On fears of unresolved trade risks and a slowing global economy, the nation’s central bank decided Wednesday to cut interest rates by a quarter of a percent for a second time.
The Federal Open Market Committee—the Fed’s decision-making body made up of the Federal Reserve Board and regional reserve bank presidents—voted to pare the federal funds rate to a range of 1.75%-2%. The move will ease access to credit but also signals a dimming economic outlook.
The Fed’s September meeting was the third consecutive session where the FOMC did not vote unanimously, with three members of the committee choosing not to support the cut—the highest number that committee members have opposed a policy action since September 2016 and the first time in years those in dissent have had different reasons for their opposition.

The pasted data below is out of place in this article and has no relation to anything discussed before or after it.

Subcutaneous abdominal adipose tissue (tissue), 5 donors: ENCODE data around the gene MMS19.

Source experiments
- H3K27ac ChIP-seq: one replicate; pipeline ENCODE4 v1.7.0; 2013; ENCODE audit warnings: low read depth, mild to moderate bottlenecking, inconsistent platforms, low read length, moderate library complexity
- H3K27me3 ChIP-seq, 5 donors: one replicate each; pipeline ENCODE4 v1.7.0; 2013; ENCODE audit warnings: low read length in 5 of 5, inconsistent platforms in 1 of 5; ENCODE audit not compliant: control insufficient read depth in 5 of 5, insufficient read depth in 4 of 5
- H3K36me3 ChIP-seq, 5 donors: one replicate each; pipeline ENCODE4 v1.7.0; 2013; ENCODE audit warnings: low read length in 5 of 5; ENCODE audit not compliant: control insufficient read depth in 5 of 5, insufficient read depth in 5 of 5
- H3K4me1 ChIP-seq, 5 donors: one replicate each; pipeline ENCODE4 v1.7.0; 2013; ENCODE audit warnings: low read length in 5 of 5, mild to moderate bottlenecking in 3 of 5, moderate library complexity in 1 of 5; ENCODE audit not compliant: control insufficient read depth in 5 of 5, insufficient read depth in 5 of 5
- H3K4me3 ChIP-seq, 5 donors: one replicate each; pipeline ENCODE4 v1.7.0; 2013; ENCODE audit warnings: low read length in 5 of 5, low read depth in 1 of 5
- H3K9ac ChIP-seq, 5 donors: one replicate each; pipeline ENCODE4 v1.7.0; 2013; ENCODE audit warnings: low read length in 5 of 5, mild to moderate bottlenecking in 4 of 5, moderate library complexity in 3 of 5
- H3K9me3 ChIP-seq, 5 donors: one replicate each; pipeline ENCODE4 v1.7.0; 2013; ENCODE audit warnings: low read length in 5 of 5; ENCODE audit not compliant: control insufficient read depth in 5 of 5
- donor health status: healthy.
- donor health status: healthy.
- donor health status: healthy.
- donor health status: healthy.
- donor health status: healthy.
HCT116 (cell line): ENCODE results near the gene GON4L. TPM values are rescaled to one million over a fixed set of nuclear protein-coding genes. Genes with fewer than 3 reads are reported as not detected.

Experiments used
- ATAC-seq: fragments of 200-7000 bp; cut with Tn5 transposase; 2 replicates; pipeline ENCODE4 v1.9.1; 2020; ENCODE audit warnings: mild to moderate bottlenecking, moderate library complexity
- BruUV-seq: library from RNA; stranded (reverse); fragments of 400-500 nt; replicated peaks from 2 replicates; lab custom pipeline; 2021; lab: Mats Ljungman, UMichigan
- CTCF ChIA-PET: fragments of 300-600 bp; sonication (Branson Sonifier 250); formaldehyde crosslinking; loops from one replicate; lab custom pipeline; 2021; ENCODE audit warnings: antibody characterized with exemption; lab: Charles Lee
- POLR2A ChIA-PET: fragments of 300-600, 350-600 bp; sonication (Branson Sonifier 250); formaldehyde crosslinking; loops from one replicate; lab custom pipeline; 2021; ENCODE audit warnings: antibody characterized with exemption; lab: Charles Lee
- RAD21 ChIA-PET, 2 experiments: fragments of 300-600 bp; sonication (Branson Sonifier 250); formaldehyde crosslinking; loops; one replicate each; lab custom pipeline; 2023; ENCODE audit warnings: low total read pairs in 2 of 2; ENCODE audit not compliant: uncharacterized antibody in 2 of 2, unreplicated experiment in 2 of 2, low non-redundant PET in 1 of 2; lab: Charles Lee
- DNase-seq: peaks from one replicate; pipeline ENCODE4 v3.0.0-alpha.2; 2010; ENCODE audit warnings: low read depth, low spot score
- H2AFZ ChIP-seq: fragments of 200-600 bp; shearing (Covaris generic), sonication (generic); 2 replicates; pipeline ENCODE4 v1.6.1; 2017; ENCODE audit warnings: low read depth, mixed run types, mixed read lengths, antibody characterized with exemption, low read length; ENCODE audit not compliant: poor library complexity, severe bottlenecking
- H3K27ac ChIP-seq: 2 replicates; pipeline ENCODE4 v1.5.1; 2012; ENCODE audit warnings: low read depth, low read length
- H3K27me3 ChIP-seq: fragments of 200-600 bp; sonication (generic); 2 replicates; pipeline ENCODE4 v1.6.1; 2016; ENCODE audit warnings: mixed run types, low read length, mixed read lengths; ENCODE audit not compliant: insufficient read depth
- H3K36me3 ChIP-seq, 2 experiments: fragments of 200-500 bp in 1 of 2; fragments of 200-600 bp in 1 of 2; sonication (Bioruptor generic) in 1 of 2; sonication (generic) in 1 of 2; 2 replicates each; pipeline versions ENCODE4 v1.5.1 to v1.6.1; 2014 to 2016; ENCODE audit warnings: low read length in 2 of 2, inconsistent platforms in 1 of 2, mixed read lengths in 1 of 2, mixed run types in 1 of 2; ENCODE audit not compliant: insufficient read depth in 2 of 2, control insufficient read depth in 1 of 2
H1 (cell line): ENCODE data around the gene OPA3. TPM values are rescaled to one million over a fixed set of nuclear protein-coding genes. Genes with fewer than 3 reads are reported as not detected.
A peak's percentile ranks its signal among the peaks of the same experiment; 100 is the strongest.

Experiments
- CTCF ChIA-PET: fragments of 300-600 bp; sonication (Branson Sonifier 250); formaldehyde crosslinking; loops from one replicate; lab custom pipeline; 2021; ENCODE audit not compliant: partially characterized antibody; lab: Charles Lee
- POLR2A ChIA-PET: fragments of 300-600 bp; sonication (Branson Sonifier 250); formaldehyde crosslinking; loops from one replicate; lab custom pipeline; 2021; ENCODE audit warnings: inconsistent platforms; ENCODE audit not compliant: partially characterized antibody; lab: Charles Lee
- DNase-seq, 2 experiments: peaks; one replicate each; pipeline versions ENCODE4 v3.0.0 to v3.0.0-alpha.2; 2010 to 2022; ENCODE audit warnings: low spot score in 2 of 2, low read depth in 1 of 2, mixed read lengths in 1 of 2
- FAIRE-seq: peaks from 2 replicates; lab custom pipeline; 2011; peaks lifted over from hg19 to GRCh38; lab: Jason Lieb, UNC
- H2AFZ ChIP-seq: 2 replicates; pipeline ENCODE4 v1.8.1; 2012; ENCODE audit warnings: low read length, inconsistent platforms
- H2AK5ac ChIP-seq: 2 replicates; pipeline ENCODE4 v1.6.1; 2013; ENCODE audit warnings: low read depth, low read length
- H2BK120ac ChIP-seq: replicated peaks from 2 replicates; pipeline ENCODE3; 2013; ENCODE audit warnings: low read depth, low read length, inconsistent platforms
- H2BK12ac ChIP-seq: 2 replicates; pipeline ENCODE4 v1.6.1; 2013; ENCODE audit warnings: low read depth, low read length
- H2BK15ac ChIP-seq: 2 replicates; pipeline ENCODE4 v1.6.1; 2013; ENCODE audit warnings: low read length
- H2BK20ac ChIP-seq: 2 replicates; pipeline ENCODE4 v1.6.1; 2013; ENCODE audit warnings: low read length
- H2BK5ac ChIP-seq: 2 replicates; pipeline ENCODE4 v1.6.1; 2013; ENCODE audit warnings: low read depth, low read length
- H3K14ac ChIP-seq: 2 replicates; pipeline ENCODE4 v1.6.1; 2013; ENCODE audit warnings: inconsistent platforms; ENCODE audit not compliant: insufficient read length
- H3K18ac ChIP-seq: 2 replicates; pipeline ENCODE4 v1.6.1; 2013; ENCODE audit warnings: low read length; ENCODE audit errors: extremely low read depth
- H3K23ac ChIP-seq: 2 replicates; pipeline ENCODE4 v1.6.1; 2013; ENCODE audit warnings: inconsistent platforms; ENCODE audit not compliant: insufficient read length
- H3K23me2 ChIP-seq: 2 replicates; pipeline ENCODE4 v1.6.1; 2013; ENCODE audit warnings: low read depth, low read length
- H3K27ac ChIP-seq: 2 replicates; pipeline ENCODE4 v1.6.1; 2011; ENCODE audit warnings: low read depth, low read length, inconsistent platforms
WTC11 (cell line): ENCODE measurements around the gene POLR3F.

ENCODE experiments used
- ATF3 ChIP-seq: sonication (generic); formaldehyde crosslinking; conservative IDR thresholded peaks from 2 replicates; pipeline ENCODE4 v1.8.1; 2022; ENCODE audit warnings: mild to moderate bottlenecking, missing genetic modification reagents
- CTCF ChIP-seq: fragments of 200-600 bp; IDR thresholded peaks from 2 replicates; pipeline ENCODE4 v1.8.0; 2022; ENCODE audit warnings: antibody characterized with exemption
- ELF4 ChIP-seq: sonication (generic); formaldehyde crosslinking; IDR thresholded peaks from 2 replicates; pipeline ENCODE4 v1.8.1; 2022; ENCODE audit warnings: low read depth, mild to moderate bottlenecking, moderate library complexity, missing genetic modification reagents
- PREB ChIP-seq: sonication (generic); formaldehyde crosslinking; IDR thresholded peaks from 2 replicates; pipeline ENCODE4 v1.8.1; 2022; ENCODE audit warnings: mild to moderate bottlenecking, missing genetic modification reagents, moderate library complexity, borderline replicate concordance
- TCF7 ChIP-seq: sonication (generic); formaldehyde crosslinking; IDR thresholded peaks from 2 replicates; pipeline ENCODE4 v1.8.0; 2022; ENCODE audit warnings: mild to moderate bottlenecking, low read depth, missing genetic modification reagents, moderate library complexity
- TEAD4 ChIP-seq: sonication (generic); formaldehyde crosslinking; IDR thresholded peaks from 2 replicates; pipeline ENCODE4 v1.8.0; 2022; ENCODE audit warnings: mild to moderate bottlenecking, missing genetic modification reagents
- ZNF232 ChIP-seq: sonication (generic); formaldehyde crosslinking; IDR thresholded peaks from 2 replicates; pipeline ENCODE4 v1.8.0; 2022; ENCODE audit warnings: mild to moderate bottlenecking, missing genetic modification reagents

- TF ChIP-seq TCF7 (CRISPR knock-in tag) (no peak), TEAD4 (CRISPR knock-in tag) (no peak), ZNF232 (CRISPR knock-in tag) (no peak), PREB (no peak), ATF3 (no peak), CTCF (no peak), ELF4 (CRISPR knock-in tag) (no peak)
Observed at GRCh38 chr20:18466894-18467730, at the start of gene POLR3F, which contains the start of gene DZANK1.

Esther George, president of the Federal Reserve’s Kansas City arm, and Eric Rosengren, president of the regional reserve bank in Boston, preferred to leave interest rates unchanged. But James Bullard, president of the Federal Reserve Bank of St. Louis, decided not to support the measure because it did not cut rates far enough to his preferred 1.5%-1.75% range.
According to the Wall Street Journal, Bullard said he was concerned the bond market was signaling investors expected much slower economic growth and inflation than the Fed.
While the U.S. economy continues to perform well, Federal Reserve Chairman Jay Powell said slow growth abroad and waxing and waning trade policy continue to place downward pressure on business investment, exports and manufacturing. “Business fixed investment posted a modest decline in the second quarter and recent indicators point to continuing softness,” he told reporters following the FOMC’s meeting.
However, the Fed chairman also indicated the economy would continue to expand at a moderate pace, owing to strong household spending and low unemployment.
As is typical of Fed policy, Powell said at the end of his statement that the central bank would continue to monitor economic data that may factor into future decision making.
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Benjamin Glick is ACG Global’s marketing and communications associate.